It's been beaten up, watered down and almost died a slow painful death, but it looks like the bill that will ban texting and driving in Florida is going to become a law as soon as Gov. Rick Scott signs it.
Just days ago, it seemed as if Sen. Nancy Detert's bill (SB 52) was going to go burst into a plume of dust after the House watered it down and tagged an amendment to it that makes it virtually meaningless. But, just before the session came to a close, the Senate passed it on a 39-1 vote.
Earlier reports said that certain members of the House purposely sabotaged the bill in order for it to die, because they didn't like that Sen. Detert opposed and voted against a separate bill -- the so-called "parent trigger" bill that would have given parents a voice in turning troubled and failing schools around -- and had hoped that it was watered down enough to not even make it past the Senate before Friday's deadline.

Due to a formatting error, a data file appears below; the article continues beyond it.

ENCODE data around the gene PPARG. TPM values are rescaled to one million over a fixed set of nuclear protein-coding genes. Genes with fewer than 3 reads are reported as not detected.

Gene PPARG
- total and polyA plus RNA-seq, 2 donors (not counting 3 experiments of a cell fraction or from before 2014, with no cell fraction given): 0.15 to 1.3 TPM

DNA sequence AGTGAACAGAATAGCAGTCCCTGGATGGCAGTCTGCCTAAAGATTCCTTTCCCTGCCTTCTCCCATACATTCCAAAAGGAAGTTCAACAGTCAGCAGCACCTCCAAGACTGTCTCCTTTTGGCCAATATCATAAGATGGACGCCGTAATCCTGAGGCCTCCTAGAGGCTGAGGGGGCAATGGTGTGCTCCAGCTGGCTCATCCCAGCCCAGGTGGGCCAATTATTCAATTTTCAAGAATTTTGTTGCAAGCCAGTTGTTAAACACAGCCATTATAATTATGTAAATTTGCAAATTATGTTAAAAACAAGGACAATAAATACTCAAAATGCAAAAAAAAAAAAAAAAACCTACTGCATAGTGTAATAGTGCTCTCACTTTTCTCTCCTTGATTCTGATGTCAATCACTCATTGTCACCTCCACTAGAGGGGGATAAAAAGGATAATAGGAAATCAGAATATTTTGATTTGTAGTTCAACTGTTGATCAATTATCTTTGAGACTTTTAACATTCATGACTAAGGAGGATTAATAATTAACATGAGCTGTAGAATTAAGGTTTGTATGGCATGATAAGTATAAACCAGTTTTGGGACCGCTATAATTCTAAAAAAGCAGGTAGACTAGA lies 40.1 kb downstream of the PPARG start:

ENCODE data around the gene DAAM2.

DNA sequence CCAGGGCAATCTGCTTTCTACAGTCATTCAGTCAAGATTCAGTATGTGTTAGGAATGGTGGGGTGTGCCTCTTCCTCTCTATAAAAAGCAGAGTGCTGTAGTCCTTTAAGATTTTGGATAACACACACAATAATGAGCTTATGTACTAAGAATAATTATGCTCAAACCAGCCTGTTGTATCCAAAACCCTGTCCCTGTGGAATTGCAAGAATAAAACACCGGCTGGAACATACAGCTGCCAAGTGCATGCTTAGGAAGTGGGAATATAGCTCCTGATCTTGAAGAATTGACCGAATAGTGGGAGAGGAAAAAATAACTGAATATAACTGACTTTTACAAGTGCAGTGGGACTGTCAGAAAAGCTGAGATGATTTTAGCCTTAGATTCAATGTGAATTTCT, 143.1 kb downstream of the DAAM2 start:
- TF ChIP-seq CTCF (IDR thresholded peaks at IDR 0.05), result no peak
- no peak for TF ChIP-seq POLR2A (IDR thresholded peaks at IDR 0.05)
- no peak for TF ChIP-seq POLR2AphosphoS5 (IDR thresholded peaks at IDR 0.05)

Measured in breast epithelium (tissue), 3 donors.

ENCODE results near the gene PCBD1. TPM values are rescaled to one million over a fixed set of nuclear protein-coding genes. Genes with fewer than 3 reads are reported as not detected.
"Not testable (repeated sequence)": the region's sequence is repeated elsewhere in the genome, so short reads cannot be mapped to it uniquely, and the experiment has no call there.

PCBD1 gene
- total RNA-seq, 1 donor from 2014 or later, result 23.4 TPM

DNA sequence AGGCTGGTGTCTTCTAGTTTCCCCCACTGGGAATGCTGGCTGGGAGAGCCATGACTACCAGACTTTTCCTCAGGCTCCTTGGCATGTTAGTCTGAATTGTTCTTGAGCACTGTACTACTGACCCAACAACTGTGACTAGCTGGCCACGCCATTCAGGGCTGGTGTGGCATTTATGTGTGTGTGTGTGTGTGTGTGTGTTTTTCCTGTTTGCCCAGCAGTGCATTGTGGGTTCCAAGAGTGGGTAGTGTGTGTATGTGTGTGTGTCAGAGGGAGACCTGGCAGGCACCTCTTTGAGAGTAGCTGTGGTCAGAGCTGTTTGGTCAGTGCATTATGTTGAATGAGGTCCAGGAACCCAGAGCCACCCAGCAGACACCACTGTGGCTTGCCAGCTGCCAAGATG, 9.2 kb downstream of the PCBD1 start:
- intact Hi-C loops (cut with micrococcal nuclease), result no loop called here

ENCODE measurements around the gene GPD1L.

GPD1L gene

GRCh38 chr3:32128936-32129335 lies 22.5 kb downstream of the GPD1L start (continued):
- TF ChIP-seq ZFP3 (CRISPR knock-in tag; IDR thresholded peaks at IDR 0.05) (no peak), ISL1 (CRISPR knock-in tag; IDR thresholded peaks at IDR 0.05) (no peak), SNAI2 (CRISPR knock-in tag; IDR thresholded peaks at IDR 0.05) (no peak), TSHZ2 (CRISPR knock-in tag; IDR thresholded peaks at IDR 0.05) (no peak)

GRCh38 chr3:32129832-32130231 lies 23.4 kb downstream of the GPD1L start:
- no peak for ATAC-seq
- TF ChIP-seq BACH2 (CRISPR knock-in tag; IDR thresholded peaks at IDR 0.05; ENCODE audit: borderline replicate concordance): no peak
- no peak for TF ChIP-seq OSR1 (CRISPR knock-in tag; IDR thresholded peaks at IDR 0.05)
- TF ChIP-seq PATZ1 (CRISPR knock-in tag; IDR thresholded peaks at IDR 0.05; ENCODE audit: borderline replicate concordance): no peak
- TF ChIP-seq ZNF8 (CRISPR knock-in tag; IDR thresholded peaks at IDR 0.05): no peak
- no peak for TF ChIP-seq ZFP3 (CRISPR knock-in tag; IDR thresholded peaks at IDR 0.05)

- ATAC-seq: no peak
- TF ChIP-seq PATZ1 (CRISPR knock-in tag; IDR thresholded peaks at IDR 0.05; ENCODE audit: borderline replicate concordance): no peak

The bill, as is, remains watered down. A first-offense penalty carries a $30 fine, and while it bans texting and driving, it only does so while driving. A person can text when their vehicle is stopped (like at a red light), and it's filed under a "secondary offense," which means a driver would have to have broken a different road rule in order for a cop to pull them over and tag them with a texting ticket.
Under the amended bill, will keep cops from getting a driver's cell phone records to see if an accident was caused by texting, except in the case of an accident that caused and injury or death.
As this has always been a sticky issue, how exactly would "texting while driving" be proven by cops?
Detert eventually accepted these watered down provisions so that the bill wouldn't head back to the House and die.
Now it heads to Scott's desk. A spokesperson for the governor said he'd review it. Scott has not spoken publicly about what he thinks of the bill.